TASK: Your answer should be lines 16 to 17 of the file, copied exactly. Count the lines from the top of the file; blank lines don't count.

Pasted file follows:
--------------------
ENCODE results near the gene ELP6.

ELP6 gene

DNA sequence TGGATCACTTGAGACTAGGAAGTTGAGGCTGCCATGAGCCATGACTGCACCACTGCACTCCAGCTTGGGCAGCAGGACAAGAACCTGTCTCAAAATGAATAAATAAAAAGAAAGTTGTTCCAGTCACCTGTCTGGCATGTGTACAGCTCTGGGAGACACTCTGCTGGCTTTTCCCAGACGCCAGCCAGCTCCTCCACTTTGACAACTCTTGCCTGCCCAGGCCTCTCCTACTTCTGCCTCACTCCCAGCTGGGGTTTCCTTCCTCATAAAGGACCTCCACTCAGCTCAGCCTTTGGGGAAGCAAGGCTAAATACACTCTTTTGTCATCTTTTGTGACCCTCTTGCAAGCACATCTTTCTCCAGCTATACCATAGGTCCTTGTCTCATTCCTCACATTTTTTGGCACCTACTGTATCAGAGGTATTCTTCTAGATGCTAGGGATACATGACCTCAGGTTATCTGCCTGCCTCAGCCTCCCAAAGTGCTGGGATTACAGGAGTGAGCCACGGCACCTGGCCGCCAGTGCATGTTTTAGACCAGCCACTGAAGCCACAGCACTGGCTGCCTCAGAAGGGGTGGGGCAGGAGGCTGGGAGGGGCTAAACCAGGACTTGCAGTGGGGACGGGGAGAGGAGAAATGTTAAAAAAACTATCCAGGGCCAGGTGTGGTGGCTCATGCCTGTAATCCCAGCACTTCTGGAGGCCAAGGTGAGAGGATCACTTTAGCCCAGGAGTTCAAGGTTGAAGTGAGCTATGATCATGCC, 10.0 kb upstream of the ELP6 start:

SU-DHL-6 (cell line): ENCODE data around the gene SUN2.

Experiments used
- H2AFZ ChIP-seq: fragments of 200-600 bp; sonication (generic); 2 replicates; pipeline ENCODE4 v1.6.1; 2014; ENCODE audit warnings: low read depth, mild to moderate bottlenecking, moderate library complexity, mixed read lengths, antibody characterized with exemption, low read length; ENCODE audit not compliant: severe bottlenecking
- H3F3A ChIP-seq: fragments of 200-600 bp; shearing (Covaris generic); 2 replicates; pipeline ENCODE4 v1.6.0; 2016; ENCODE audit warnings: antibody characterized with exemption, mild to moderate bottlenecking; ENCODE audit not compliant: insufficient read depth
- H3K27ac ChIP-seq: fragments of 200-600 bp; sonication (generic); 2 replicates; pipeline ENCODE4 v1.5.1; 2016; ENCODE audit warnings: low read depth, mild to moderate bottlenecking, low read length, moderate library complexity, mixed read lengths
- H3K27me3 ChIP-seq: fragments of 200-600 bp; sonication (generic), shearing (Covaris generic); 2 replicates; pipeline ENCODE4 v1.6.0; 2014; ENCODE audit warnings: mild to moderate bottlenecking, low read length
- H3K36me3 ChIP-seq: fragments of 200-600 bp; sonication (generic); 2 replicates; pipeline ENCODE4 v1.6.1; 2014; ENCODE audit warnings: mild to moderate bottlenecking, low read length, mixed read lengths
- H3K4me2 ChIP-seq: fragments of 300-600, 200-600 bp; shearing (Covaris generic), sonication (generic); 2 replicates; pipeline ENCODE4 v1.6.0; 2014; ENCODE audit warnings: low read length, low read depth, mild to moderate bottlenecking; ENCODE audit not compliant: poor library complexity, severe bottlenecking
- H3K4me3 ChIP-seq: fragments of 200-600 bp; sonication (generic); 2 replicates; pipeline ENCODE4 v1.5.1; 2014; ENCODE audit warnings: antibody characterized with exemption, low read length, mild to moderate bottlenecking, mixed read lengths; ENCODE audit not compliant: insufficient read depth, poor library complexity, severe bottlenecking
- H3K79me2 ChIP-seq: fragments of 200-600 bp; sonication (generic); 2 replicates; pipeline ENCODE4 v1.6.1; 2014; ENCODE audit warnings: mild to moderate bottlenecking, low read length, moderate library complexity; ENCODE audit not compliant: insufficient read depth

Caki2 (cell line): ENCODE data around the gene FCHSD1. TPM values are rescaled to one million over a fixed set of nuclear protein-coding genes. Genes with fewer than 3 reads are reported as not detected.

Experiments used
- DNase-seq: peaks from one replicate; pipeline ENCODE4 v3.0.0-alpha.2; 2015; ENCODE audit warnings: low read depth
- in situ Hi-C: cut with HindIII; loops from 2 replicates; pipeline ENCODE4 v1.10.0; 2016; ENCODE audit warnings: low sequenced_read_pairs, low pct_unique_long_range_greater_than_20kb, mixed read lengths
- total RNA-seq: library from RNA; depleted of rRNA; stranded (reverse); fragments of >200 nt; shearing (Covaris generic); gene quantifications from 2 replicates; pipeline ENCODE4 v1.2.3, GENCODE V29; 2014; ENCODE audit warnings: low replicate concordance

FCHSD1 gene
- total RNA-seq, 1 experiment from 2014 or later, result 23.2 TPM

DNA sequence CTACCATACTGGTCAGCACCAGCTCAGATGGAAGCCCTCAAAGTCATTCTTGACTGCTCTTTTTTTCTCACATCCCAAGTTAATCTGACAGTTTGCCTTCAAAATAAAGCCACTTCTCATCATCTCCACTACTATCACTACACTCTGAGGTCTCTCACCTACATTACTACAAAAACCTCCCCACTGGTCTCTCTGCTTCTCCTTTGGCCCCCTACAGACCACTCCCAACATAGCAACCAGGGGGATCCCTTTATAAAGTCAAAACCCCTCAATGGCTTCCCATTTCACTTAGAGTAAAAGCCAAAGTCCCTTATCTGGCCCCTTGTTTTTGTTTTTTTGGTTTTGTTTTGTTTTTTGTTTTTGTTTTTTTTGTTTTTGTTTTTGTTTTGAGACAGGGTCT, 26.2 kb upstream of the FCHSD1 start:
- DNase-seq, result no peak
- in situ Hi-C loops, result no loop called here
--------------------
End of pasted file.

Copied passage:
- DNase-seq: peaks from one replicate; pipeline ENCODE4 v3.0.0-alpha.2; 2015; ENCODE audit warnings: low read depth
- in situ Hi-C: cut with HindIII; loops from 2 replicates; pipeline ENCODE4 v1.10.0; 2016; ENCODE audit warnings: low sequenced_read_pairs, low pct_unique_long_range_greater_than_20kb, mixed read lengths